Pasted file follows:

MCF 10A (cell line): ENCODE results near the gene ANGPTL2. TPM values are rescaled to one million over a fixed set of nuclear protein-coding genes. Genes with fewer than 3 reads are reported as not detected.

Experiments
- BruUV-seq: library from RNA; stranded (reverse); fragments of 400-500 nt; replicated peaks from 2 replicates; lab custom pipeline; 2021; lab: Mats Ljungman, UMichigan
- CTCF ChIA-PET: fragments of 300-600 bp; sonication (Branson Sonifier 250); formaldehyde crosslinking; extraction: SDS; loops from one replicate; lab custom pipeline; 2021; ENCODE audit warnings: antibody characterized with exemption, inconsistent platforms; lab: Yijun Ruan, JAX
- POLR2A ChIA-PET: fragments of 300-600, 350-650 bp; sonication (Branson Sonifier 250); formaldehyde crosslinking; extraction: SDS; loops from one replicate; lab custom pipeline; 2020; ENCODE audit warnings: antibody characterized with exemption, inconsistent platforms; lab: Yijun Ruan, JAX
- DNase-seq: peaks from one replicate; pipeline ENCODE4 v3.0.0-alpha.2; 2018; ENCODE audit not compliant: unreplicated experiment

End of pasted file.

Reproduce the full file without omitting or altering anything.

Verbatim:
MCF 10A (cell line): ENCODE results near the gene ANGPTL2. TPM values are rescaled to one million over a fixed set of nuclear protein-coding genes. Genes with fewer than 3 reads are reported as not detected.

Experiments
- BruUV-seq: library from RNA; stranded (reverse); fragments of 400-500 nt; replicated peaks from 2 replicates; lab custom pipeline; 2021; lab: Mats Ljungman, UMichigan
- CTCF ChIA-PET: fragments of 300-600 bp; sonication (Branson Sonifier 250); formaldehyde crosslinking; extraction: SDS; loops from one replicate; lab custom pipeline; 2021; ENCODE audit warnings: antibody characterized with exemption, inconsistent platforms; lab: Yijun Ruan, JAX
- POLR2A ChIA-PET: fragments of 300-600, 350-650 bp; sonication (Branson Sonifier 250); formaldehyde crosslinking; extraction: SDS; loops from one replicate; lab custom pipeline; 2020; ENCODE audit warnings: antibody characterized with exemption, inconsistent platforms; lab: Yijun Ruan, JAX
- DNase-seq: peaks from one replicate; pipeline ENCODE4 v3.0.0-alpha.2; 2018; ENCODE audit not compliant: unreplicated experiment